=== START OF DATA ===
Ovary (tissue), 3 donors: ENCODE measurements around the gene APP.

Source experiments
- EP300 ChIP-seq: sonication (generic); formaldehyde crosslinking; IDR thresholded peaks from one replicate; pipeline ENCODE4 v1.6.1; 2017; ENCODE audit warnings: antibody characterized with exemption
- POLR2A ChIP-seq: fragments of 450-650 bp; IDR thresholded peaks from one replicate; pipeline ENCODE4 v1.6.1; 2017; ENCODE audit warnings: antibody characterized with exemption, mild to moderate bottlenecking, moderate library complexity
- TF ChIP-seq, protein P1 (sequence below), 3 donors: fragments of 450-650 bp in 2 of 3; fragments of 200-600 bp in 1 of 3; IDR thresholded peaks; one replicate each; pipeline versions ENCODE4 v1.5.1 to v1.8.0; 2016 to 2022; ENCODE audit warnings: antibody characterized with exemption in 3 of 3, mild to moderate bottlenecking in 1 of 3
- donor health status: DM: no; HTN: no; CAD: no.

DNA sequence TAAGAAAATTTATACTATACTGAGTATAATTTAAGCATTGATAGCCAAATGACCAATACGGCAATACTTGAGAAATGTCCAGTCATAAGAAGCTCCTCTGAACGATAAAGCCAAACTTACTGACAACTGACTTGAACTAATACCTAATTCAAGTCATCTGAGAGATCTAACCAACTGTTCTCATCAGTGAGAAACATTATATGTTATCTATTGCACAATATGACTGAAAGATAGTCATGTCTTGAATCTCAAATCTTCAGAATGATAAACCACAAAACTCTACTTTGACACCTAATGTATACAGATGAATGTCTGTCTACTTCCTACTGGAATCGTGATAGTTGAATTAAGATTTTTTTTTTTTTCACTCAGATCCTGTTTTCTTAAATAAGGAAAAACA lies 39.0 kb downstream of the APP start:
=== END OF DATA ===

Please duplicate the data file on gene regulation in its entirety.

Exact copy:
Ovary (tissue), 3 donors: ENCODE measurements around the gene APP.

Source experiments
- EP300 ChIP-seq: sonication (generic); formaldehyde crosslinking; IDR thresholded peaks from one replicate; pipeline ENCODE4 v1.6.1; 2017; ENCODE audit warnings: antibody characterized with exemption
- POLR2A ChIP-seq: fragments of 450-650 bp; IDR thresholded peaks from one replicate; pipeline ENCODE4 v1.6.1; 2017; ENCODE audit warnings: antibody characterized with exemption, mild to moderate bottlenecking, moderate library complexity
- TF ChIP-seq, protein P1 (sequence below), 3 donors: fragments of 450-650 bp in 2 of 3; fragments of 200-600 bp in 1 of 3; IDR thresholded peaks; one replicate each; pipeline versions ENCODE4 v1.5.1 to v1.8.0; 2016 to 2022; ENCODE audit warnings: antibody characterized with exemption in 3 of 3, mild to moderate bottlenecking in 1 of 3
- donor health status: DM: no; HTN: no; CAD: no.

DNA sequence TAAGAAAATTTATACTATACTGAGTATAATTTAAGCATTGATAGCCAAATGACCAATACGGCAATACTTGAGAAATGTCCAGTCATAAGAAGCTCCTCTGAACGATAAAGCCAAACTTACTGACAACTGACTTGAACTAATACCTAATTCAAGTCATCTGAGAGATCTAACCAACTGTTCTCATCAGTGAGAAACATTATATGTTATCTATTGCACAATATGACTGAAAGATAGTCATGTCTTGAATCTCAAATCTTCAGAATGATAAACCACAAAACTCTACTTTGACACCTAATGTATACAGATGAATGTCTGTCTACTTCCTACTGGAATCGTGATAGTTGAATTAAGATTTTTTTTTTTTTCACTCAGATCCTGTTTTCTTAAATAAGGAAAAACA lies 39.0 kb downstream of the APP start: